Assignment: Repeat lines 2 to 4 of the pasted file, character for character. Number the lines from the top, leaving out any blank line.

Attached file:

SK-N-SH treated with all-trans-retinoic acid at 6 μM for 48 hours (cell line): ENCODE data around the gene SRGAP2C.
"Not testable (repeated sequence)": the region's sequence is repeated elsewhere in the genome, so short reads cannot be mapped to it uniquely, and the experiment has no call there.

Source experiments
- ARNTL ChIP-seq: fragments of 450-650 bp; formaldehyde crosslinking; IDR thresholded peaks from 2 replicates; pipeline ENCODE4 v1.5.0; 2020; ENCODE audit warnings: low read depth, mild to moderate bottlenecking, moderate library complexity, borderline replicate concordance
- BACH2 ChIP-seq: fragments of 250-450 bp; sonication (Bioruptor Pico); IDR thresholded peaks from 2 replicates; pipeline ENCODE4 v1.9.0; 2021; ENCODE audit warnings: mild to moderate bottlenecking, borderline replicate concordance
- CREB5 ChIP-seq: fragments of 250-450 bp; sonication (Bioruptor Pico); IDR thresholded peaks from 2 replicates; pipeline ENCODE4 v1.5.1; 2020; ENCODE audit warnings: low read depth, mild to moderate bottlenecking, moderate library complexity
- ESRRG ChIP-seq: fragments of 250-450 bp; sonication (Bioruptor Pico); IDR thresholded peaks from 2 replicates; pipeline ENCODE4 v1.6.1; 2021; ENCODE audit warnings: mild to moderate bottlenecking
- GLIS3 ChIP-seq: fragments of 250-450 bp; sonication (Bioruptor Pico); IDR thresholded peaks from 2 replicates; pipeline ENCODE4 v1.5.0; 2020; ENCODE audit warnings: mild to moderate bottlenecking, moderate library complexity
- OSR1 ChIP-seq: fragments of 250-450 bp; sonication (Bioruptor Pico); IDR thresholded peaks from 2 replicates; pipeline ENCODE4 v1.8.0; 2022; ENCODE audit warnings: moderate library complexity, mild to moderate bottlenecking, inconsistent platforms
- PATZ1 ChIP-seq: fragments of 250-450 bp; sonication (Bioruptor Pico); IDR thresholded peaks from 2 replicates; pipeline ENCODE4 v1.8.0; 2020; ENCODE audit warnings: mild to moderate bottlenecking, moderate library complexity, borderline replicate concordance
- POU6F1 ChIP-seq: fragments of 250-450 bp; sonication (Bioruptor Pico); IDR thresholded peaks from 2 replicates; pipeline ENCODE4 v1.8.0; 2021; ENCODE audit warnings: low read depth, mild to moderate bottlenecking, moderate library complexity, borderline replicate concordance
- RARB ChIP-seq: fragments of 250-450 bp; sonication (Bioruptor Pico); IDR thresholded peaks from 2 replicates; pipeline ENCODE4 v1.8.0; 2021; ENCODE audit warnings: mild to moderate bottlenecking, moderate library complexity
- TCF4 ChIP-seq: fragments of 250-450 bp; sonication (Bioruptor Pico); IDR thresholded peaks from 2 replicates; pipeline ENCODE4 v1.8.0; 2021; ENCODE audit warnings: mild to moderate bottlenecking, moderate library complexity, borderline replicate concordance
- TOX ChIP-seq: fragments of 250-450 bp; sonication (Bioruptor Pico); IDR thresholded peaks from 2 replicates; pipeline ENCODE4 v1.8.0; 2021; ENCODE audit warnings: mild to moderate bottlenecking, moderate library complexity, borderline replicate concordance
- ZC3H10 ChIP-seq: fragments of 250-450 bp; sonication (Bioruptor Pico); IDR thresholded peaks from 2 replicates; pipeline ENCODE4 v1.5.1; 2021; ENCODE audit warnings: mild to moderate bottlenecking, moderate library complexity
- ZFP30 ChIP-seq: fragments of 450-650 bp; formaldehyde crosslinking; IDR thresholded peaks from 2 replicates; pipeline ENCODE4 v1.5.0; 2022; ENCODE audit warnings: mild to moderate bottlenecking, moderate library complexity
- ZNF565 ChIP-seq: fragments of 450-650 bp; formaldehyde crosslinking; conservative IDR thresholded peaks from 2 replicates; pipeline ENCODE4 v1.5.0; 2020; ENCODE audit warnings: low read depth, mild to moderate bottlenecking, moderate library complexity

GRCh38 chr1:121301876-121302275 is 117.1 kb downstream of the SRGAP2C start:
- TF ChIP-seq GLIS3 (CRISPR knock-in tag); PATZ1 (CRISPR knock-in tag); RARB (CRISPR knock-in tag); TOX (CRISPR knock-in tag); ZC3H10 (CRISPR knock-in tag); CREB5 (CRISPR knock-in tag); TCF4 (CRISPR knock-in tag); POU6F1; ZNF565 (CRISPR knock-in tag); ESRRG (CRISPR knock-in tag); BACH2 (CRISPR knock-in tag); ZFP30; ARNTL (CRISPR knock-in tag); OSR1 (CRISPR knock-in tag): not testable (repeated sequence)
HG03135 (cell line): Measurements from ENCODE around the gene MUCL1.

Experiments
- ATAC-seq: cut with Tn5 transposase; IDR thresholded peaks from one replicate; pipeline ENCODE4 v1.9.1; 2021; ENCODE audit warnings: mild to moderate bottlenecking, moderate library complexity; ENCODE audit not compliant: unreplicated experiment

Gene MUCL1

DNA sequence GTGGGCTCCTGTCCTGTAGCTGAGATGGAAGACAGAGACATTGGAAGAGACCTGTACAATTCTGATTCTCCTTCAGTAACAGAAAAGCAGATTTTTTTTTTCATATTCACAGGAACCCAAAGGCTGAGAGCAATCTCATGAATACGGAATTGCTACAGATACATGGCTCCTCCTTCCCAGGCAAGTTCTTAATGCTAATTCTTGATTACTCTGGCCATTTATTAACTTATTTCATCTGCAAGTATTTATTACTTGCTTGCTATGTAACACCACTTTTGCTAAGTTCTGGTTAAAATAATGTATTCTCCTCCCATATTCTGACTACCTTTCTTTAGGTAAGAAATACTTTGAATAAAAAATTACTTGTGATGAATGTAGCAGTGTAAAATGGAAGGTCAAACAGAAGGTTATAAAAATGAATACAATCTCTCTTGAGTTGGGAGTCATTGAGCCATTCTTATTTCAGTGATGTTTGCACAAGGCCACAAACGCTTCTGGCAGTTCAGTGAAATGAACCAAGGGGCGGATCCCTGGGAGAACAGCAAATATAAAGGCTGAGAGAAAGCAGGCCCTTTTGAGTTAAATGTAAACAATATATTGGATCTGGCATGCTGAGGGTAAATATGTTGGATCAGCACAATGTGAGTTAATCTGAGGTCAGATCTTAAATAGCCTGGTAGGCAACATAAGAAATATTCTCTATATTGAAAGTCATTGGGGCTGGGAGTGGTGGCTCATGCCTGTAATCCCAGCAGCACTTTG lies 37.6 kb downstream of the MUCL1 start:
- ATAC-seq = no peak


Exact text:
"Not testable (repeated sequence)": the region's sequence is repeated elsewhere in the genome, so short reads cannot be mapped to it uniquely, and the experiment has no call there.

Source experiments
- ARNTL ChIP-seq: fragments of 450-650 bp; formaldehyde crosslinking; IDR thresholded peaks from 2 replicates; pipeline ENCODE4 v1.5.0; 2020; ENCODE audit warnings: low read depth, mild to moderate bottlenecking, moderate library complexity, borderline replicate concordance